TOKYO -- The head of Toyota Motor Corp. said on Tuesday he would not rule out buying a stake in a non-Japanese automaker, but added it was not clear how much need there was for such a move.
"I wouldn't say the possibility was zero," President Katsuaki Watanabe said at an industry conference when asked whether the automaker would consider a stake in a competitor outside Japan.
"It's a question of whether there would be a need for that," Watanabe said.
In a surprise move, Japan's top automaker this month announced it would buy part of General Motors' 20-percent stake in Subaru-maker Fuji Heavy Industries Ltd. to seek cooperation in the areas of production and R&D.
Toyota's other capital alliances, with minivehicle maker Daihatsu Motor Co. and truckmaker Hino Motors Ltd., are also domestic.
While Toyota has no capital ties with foreign automakers, it has many operational alliances, including joint venture factories with GM in California and PSA/Peugeot-Citroen in the Czech Republic.
Watanabe said the purchase of an 8.7-percent stake in Fuji Heavy was not aimed at expanding Toyota's sales volume as it edges in on GM as the world's top seller of automobiles.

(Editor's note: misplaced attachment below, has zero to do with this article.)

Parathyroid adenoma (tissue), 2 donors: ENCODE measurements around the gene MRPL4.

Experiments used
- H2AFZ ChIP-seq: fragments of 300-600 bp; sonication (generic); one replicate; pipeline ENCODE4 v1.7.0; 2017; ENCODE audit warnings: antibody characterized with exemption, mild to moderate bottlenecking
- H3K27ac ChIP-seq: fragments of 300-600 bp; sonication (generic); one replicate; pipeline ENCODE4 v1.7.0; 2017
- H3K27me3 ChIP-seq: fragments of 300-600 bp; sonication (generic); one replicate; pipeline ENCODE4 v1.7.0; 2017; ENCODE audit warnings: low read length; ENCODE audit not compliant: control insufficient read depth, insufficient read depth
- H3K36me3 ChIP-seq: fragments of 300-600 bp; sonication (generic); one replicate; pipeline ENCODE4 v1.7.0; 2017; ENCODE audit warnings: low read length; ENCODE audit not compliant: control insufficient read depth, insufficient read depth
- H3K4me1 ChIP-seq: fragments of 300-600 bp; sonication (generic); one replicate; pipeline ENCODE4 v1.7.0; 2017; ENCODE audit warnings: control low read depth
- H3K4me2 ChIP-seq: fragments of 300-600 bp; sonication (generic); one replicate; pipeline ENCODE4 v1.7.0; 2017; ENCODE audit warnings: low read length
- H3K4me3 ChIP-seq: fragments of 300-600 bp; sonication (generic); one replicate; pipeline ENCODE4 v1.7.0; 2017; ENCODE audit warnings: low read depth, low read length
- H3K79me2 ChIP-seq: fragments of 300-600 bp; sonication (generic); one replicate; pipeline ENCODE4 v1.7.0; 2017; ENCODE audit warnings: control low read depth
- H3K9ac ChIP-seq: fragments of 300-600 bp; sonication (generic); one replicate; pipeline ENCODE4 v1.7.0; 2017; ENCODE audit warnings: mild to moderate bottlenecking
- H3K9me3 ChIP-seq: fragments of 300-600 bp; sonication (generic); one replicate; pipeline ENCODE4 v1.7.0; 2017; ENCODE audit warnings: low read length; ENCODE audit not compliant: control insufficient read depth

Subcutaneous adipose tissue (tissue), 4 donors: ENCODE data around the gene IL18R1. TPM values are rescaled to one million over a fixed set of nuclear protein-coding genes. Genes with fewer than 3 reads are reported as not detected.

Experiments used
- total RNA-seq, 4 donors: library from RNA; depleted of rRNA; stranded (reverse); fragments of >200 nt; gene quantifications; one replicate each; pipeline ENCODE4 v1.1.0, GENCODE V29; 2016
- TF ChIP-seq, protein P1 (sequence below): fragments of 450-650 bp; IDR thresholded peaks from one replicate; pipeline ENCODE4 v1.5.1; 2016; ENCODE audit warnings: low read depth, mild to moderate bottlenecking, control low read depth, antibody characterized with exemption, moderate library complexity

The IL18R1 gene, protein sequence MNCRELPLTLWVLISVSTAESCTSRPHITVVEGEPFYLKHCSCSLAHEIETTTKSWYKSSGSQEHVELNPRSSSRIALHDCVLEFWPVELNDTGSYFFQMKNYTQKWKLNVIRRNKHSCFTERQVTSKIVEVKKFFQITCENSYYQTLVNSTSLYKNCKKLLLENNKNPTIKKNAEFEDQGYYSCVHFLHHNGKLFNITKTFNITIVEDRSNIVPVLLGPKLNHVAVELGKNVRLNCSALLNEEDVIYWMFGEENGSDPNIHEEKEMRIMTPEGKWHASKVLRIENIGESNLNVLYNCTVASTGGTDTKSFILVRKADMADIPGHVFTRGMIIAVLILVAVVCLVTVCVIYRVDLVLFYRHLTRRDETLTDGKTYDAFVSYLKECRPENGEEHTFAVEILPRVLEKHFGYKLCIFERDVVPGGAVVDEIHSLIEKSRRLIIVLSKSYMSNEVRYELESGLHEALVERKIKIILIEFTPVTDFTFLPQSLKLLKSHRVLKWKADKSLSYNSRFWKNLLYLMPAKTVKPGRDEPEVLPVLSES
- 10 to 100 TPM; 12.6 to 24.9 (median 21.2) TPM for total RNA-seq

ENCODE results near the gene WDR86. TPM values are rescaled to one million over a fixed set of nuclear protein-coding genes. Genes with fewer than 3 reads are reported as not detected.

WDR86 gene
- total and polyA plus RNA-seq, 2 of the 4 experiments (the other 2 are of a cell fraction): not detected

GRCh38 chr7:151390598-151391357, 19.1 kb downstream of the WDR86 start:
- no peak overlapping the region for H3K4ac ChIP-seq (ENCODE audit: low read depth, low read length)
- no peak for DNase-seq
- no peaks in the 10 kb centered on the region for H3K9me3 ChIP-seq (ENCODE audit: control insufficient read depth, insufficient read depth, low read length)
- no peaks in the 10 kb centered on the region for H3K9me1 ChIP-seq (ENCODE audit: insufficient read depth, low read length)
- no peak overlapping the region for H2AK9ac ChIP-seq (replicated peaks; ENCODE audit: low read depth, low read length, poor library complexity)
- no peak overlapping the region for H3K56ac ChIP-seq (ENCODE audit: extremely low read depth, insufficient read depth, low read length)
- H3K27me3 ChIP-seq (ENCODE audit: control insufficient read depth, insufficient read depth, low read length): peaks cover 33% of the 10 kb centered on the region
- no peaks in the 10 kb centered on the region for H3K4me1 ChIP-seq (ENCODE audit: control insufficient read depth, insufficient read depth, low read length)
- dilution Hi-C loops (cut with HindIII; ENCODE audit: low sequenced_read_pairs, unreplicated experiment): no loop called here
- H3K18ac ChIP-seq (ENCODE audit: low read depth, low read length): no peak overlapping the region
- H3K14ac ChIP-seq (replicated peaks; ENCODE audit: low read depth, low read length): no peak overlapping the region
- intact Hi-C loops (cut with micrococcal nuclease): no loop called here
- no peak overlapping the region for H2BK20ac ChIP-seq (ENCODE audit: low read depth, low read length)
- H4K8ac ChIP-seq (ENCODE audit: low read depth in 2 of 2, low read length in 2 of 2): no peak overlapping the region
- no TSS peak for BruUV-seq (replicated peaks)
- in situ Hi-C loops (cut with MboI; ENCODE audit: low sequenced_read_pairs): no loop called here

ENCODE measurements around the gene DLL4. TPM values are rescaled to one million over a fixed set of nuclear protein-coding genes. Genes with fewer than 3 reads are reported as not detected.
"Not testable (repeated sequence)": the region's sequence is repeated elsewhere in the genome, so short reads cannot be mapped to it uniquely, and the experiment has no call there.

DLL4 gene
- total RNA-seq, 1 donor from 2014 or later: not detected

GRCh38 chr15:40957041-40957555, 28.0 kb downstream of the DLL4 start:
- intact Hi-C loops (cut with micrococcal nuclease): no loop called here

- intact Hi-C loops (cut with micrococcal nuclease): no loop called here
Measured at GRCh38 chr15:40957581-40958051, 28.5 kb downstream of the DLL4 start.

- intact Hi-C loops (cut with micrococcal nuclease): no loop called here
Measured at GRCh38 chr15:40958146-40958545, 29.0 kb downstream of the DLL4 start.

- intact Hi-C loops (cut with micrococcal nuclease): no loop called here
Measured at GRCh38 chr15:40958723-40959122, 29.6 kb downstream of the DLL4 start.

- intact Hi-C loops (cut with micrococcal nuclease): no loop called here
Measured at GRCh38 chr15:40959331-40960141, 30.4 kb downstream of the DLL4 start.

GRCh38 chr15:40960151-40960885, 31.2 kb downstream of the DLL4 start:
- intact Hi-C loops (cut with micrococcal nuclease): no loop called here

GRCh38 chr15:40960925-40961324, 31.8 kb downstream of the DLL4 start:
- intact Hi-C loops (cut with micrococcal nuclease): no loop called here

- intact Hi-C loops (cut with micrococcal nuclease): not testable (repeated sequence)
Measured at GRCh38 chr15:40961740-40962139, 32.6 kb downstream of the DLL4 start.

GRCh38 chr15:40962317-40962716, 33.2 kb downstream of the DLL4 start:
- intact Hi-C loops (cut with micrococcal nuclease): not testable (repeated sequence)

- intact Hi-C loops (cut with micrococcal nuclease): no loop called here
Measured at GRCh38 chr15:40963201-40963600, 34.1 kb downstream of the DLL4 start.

"There are a lot of issues we face in the field of production and technology," Watanabe said. "Fuji Heavy is a wonderful company and there is a lot they can offer, and we think there are areas where we can help too."
With its global sales rising at a pace of about 500,000 units annually, Toyota's production capacity and engineering resources are stretched. Some of Fuji Heavy's assembly plants, meanwhile, are underutilized as sales remain stagnant, especially in the key U.S. market.
Asked about the possibility of Toyota's becoming the world's biggest automaker during his term, Watanabe, who took his post in June, insisted that was not a target, but that he hoped it would simply follow as a result of offering "good products and service".
"It's not about volume. I don't want that to be the driver for our growth," he said.